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The Monday Roundup: Dockless bigotry, TriMet’s dirty diesels, the 199 year-old bike, and more

Posted by on January 29th, 2018 at 10:34 am


Welcome to the week. We’ve got a lot to cover; but first let’s look back at the best stories we came across in the past seven days…

Worst Day of the Year Ride is Feb 11th

On February 11th, jump on your bike, wear your silliest costume, and embrace Portland’s winter weather at the 17th annual Worst Day of the Year Ride — a benefit for the Community Cycling Center.
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Cars vs bikes, literally: Chinese ride-hailing giant Didi is meddling in the business of dockless bike-share companies in what looks like an effort to tame their growth.

Better boardwalks: We love this brilliant, modular sidewalk expansion method from London. Where could we put wider sidewalks to use in Portland?

Funding boost: Jump Bikes (formerly Social Bicycles), the bike share company that provides bikes and tech for Portland’s Biketown bikes, received an influx of venture funding after winning an exclusive permit for dockless e-bikes in San Francisco.

Effective bike marketing: If you want your city to make real progress in getting more people on bikes, you need to internalize and implement these eight rules from Modacity.

Hey that’s cool: A paper on robot-controlled bicycles from researchers at Caltech (PDF) included this cool graphic (below) that shows the tire marks of 800 bicycles being pushed until they fall over (aka ghostriding).

Tire marks of 800 bicycles being pushed until they fall over.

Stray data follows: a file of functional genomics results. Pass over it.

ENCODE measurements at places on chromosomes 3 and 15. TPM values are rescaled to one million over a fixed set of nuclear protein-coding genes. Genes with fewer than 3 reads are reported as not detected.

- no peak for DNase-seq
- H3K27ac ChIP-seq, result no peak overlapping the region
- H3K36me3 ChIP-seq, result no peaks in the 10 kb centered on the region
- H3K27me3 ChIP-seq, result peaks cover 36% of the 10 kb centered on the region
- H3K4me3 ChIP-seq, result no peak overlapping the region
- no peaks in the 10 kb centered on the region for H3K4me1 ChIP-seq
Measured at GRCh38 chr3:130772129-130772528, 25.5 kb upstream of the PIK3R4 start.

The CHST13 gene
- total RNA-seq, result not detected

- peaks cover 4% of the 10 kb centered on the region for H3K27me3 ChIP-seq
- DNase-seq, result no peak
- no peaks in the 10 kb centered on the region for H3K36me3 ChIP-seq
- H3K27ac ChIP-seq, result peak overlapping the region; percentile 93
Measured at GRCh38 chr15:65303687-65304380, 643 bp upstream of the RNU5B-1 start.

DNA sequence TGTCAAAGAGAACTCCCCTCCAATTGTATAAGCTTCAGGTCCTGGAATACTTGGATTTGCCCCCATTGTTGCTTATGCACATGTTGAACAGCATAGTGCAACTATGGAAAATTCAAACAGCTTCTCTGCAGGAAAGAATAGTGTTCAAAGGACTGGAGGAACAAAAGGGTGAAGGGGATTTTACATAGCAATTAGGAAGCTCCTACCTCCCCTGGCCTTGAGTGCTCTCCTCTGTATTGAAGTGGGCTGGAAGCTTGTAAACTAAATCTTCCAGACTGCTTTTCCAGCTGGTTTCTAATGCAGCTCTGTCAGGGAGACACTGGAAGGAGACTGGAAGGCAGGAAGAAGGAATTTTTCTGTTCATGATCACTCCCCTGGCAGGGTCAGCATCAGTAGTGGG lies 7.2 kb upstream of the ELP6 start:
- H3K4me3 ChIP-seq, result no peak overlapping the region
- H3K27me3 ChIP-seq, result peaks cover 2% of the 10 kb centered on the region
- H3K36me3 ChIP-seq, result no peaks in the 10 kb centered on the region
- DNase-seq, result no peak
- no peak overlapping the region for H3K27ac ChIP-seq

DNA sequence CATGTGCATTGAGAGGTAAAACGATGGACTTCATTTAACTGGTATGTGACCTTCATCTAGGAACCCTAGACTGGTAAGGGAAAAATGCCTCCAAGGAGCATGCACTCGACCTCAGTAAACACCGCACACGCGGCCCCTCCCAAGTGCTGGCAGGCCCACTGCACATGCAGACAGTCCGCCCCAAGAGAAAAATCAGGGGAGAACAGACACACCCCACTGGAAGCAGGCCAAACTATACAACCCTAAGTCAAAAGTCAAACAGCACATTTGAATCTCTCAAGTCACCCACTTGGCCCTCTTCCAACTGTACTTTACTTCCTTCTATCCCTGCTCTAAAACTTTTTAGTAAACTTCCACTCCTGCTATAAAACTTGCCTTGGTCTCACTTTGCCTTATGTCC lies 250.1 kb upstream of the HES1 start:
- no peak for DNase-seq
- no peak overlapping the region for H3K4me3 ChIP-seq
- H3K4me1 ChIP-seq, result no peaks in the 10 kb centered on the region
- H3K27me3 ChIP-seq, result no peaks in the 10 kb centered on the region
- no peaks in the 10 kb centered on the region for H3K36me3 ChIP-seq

(Image: Caltech)

Riding indoors without shame: “Traffic” author Tom Vanderbilt has come to not just tolerate riding inside. Because of Zwift and “smart” trainers, he actually loves it.

TriMet’s dirty buses: Did you know our regional transit provider is behind-the-times when it comes to using electric buses? Climate Solutions says 60 percent of TriMet’s trips are still taken on diesel buses and they want the agency to make a full transition to electric.

“Petextrian” is the new “jaywalker”: Both terms blame the victim and are pushed by the same forces that want to maintain a status quo that offers unfettered access for the most dangerous and harmful urban road users — people who drive. This must-read from The Baffler lays it all out.

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Race-based complaints: “Black Urbanist” writer Kristin Jeffers calls out dockless bike share critiques that she feels are rooted in bigotry.

Wrong side, ACLU: The Americal Civil Liberties Union has inexplicably joined a lawsuit that bans the use of photo radar cameras to catch speeders. That’s dangerous and it shows the org’s “windsheild bias” says Streetsblog.

Wrong side, Sierra Club: Another example of a “progressive” org that doesn’t understand transportation and livable cities is the Sierra Club: They oppose a California bill that would encourage transit-oriented development.

Cities for kids: Financial Times breaks down what makes a kid-friendly city. No surprise that it’s all about density, proximity to parks and streets built for people, not cars.

Freeways and poor neighborhoods: This story about a poor area of Orlando that’s encircled by toxic freeways is heartbreaking — and a great example of who the City of Portland should not support any expansion of I-5 through the central city.

More inspiration: London’s walking and cycling commissioner says their protected bike lanes move five times as many people per hour than regular lanes. Best part of the article is the lead photo that looks a lot like Naito Parkway and Waterfront Park (hint hint PBOT!).

Portland’s Naito Parkway could should look like this. (Photo via The Guardian)

199-year old bicycle: A collector uncovered an extremely rare and completely fascinating “hobby horse” bicycle which was first patented in 1818.

Existing traffic is a tax on the poor: Here’s a solid argument in reply to concern trolls who say congestion pricing is regressive and unfairly targets the poor.

— Jonathan Maus: (503) 706-8804, @jonathan_maus on Twitter and jonathan@bikeportland.org